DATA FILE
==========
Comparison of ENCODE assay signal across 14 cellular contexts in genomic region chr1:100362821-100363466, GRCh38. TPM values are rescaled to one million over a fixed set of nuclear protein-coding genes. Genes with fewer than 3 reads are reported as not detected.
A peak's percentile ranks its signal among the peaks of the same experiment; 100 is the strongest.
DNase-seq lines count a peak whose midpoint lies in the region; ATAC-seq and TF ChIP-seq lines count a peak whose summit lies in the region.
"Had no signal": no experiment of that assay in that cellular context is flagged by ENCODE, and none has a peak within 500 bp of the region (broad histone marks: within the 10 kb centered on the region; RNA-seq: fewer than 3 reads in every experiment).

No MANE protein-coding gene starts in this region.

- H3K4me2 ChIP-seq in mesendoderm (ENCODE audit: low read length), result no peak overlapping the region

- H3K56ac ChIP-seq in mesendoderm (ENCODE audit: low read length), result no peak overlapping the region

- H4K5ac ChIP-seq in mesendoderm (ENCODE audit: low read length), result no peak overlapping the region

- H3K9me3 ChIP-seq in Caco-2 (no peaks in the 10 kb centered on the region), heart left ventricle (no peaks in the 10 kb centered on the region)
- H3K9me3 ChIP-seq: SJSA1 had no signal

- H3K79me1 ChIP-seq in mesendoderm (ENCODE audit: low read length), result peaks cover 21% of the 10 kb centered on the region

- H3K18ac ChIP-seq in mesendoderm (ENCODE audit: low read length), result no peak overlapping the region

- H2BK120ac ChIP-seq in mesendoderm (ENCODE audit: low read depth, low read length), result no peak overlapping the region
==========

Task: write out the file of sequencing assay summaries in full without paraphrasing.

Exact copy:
Comparison of ENCODE assay signal across 14 cellular contexts in genomic region chr1:100362821-100363466, GRCh38. TPM values are rescaled to one million over a fixed set of nuclear protein-coding genes. Genes with fewer than 3 reads are reported as not detected.
A peak's percentile ranks its signal among the peaks of the same experiment; 100 is the strongest.
DNase-seq lines count a peak whose midpoint lies in the region; ATAC-seq and TF ChIP-seq lines count a peak whose summit lies in the region.
"Had no signal": no experiment of that assay in that cellular context is flagged by ENCODE, and none has a peak within 500 bp of the region (broad histone marks: within the 10 kb centered on the region; RNA-seq: fewer than 3 reads in every experiment).

No MANE protein-coding gene starts in this region.

- H3K4me2 ChIP-seq in mesendoderm (ENCODE audit: low read length), result no peak overlapping the region

- H3K56ac ChIP-seq in mesendoderm (ENCODE audit: low read length), result no peak overlapping the region

- H4K5ac ChIP-seq in mesendoderm (ENCODE audit: low read length), result no peak overlapping the region

- H3K9me3 ChIP-seq in Caco-2 (no peaks in the 10 kb centered on the region), heart left ventricle (no peaks in the 10 kb centered on the region)
- H3K9me3 ChIP-seq: SJSA1 had no signal

- H3K79me1 ChIP-seq in mesendoderm (ENCODE audit: low read length), result peaks cover 21% of the 10 kb centered on the region

- H3K18ac ChIP-seq in mesendoderm (ENCODE audit: low read length), result no peak overlapping the region

- H2BK120ac ChIP-seq in mesendoderm (ENCODE audit: low read depth, low read length), result no peak overlapping the region